2. Changing Populations and Places
Population change and demographic transition over time, including natural increase, fertility rate, life expectancy, population structure and dependency ratios
- Detailed examples of two or more contrasting countries
Synthesis, evaluation and skills opportunities
How the impacts of population change and spatial interactions between places can be categorized and represented graphically
This page introduces the Demographic Transition Model and provides a number resources covering trends in population growth. The activities are based on graph analysis and well focused videos. The DTM is explored both in terms of main features and the processes that influence it through its different stages. The lesson finishes with an important video on maternal health car (pre-2015) featuring people experiencing the stark reality of coping with the problems at the early stages of the DTM as well as the changes that need to be made to move out of it.
This page provides resources that introduce population pyramids as a way for examining population structures, linked to the demographic transition model. Students are introduced to population pyramids through a quick map-from- memory activity and sketch activity based on hypothetical population structures before they go on to learn more detailed ways of describing changing patterns linked to demographic transition.
This page introduces dependency ration as a concept. The lesson begins by calculating the dependency ratio for the class before going on to examine the issue of dependency in the UK and Uganda as exemplification rather than case study material. The page recaps population pyramids that have quirky dependency shapes and students mind map the challenges of both aging and youthful dependency.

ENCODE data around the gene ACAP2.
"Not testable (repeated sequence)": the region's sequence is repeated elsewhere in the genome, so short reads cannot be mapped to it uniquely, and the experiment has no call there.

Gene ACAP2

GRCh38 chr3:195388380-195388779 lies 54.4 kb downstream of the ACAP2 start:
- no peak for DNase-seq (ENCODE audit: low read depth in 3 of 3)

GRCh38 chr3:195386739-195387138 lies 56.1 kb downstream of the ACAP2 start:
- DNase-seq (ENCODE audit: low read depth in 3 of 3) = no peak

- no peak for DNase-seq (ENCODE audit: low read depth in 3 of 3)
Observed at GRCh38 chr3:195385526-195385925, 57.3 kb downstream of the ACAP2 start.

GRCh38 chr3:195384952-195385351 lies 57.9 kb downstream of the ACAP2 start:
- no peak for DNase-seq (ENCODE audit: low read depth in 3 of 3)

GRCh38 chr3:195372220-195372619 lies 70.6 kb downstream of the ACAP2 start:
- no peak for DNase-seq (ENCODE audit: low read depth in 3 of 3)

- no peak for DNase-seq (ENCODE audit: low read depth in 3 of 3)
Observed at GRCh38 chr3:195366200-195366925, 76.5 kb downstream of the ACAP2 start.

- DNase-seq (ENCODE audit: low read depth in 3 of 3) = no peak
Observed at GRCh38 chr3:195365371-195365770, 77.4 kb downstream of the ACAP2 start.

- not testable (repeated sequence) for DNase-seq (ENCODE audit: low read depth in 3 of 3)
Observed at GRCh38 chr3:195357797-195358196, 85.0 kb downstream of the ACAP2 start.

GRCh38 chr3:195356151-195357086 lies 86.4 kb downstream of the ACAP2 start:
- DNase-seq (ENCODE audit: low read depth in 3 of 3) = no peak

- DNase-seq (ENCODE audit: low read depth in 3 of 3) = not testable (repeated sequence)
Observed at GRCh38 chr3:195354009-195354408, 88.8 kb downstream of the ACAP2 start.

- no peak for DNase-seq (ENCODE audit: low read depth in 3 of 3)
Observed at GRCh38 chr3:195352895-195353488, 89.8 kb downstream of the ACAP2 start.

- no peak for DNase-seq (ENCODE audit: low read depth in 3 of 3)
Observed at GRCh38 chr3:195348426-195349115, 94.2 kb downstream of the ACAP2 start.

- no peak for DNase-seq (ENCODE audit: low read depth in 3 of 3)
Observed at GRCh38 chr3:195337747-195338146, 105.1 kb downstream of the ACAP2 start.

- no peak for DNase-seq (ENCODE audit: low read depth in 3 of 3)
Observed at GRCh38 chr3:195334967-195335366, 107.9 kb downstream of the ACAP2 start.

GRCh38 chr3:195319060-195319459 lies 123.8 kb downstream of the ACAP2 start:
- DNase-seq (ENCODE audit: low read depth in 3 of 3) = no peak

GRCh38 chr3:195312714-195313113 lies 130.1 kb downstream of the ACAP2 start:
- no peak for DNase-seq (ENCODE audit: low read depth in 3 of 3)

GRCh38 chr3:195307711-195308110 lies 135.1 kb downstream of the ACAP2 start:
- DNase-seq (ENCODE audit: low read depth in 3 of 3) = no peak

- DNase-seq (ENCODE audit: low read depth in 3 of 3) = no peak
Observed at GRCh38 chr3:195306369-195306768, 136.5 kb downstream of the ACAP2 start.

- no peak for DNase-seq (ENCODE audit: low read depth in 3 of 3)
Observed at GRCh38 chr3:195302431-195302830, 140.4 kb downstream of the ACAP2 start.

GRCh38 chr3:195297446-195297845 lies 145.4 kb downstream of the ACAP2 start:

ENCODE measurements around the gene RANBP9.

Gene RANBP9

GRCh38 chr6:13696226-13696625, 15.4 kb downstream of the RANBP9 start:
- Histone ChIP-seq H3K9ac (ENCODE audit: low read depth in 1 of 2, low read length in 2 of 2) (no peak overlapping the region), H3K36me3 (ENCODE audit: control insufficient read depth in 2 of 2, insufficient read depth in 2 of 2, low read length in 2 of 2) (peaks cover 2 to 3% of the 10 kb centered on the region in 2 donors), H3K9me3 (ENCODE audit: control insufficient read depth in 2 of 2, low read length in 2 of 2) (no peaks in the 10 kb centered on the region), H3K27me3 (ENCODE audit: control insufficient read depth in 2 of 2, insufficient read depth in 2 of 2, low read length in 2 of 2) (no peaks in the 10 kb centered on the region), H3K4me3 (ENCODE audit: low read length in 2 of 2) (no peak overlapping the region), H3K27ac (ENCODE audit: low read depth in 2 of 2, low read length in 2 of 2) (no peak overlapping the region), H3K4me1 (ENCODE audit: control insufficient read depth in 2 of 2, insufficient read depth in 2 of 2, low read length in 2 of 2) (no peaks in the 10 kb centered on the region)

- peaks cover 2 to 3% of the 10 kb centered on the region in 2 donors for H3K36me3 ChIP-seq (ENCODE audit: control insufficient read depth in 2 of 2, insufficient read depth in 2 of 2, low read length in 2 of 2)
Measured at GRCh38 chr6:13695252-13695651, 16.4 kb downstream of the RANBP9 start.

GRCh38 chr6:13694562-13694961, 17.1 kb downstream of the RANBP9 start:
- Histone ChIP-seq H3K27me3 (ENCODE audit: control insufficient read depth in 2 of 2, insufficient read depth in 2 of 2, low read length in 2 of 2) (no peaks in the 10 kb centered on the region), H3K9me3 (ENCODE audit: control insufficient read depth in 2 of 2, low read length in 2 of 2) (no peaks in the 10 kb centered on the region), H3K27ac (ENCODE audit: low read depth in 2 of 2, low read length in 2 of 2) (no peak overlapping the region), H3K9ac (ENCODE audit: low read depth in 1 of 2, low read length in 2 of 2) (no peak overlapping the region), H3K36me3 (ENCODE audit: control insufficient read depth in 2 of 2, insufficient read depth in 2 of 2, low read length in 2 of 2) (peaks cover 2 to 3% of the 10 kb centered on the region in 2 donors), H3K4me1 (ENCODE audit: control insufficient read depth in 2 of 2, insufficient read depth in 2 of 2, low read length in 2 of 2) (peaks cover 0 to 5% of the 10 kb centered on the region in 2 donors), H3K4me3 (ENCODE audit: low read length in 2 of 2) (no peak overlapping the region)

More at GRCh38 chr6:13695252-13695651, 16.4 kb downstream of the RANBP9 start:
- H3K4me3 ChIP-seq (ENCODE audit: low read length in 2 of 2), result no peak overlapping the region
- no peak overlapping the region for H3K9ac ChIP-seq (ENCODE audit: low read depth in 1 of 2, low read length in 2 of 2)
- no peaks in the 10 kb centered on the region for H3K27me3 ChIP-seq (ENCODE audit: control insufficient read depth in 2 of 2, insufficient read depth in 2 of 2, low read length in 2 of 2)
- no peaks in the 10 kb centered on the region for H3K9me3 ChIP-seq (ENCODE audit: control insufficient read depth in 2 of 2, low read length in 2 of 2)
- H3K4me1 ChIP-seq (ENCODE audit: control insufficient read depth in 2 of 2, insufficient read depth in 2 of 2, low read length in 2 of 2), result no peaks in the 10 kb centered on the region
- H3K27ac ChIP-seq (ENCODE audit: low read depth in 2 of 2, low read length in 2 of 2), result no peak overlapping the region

This page sets out instructions for students to complete an investigation either in class or as a homework assignment. Students use a series of focused sites to write a report contrasting the demographic change in China and Nigeria. Students focus on population structure, change in terms, life expectancy, fertility rate, natural increase and dependency ratio. They use screen shots of population pyramids and comment on different challenges the two countries face.
The consequences of megacity growth for individuals and societies
- One case study of a contemporary megacity experiencing rapid growth
The causes and consequences of forced migration and internal displacement
- Detailed examples of two or more forced movements, to include environmental and political push factors, and consequences for people and places